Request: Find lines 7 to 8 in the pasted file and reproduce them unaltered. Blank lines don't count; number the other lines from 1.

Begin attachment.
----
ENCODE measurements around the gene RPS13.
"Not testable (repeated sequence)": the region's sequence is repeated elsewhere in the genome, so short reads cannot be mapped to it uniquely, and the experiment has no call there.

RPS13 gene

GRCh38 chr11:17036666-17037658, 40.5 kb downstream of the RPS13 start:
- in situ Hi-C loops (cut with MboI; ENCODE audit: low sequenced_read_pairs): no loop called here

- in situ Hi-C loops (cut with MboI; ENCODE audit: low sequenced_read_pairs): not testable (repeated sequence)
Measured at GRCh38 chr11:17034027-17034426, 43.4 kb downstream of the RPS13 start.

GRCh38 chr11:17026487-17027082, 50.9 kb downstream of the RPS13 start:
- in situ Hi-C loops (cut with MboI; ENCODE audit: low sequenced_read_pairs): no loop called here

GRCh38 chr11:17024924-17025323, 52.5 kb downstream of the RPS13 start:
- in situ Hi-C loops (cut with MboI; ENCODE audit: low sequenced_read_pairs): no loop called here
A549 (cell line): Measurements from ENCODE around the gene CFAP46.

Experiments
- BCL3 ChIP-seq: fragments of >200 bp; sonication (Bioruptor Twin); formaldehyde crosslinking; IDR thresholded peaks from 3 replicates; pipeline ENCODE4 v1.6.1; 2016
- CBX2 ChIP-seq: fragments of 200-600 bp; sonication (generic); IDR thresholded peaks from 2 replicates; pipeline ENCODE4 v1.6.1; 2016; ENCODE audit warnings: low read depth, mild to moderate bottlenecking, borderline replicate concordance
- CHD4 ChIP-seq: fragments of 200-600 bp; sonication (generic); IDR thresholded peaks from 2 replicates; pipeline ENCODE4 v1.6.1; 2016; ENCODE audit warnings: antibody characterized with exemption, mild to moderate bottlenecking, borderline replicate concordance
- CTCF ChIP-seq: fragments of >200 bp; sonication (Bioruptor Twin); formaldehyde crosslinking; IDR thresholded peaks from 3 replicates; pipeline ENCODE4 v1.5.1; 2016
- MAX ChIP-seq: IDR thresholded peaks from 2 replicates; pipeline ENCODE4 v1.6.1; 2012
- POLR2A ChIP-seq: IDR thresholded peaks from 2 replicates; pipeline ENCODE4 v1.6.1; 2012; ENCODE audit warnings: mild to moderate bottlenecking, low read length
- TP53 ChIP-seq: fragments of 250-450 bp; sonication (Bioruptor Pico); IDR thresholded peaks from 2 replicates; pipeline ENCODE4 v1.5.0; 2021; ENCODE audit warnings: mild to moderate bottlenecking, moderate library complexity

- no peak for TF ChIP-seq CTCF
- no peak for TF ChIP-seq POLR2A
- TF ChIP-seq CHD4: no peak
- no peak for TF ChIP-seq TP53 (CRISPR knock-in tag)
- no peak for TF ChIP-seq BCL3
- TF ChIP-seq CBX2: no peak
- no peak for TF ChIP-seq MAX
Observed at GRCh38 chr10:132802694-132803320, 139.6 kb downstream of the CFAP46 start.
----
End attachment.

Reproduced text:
Measured at GRCh38 chr11:17034027-17034426, 43.4 kb downstream of the RPS13 start.

GRCh38 chr11:17026487-17027082, 50.9 kb downstream of the RPS13 start: